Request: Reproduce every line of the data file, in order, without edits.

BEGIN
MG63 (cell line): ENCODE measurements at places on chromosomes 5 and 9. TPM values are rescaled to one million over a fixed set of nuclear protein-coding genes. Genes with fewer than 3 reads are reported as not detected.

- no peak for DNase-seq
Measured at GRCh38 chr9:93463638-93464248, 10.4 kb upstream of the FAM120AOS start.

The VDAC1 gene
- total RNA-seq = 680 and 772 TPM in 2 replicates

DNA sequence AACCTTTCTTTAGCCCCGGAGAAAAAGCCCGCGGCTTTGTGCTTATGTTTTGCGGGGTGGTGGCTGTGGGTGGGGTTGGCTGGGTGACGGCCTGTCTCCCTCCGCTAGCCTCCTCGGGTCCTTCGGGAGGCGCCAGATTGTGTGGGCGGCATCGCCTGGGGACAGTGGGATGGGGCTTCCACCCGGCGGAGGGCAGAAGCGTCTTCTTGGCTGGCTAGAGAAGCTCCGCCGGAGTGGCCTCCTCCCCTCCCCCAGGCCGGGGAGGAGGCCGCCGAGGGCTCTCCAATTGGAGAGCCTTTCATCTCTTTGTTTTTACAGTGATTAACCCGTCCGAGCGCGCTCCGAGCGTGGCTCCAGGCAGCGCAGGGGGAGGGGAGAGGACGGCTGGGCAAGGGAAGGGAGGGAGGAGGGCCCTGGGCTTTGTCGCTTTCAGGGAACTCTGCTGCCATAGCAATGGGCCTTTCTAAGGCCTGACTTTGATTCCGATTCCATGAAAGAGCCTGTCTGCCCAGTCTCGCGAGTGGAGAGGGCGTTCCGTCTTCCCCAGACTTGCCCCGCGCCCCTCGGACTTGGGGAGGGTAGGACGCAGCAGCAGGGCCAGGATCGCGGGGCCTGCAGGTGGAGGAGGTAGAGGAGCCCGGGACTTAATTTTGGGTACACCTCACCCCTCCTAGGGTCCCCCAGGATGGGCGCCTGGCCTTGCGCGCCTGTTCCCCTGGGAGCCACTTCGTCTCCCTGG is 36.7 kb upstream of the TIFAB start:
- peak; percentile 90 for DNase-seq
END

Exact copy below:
MG63 (cell line): ENCODE measurements at places on chromosomes 5 and 9. TPM values are rescaled to one million over a fixed set of nuclear protein-coding genes. Genes with fewer than 3 reads are reported as not detected.

- no peak for DNase-seq
Measured at GRCh38 chr9:93463638-93464248, 10.4 kb upstream of the FAM120AOS start.

The VDAC1 gene
- total RNA-seq = 680 and 772 TPM in 2 replicates

DNA sequence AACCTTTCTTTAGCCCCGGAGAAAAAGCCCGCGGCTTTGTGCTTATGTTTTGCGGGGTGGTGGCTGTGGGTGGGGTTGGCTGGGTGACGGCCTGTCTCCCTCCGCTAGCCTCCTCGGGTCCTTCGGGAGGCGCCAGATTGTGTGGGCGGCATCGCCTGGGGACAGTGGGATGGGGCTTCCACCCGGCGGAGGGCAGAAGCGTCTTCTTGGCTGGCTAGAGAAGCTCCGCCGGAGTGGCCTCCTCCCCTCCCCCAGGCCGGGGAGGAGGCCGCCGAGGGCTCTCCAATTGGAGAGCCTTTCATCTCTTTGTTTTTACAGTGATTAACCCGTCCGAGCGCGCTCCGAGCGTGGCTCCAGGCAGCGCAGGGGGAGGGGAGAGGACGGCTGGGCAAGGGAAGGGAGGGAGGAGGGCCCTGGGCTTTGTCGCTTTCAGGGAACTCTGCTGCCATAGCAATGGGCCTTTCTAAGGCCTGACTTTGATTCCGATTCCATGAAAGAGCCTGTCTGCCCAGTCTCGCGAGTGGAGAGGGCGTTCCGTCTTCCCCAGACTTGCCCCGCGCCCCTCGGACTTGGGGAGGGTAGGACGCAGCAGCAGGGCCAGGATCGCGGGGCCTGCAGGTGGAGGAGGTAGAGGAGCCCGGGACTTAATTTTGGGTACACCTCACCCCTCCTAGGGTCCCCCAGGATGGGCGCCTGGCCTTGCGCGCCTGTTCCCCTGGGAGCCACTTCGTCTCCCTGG is 36.7 kb upstream of the TIFAB start:
- peak; percentile 90 for DNase-seq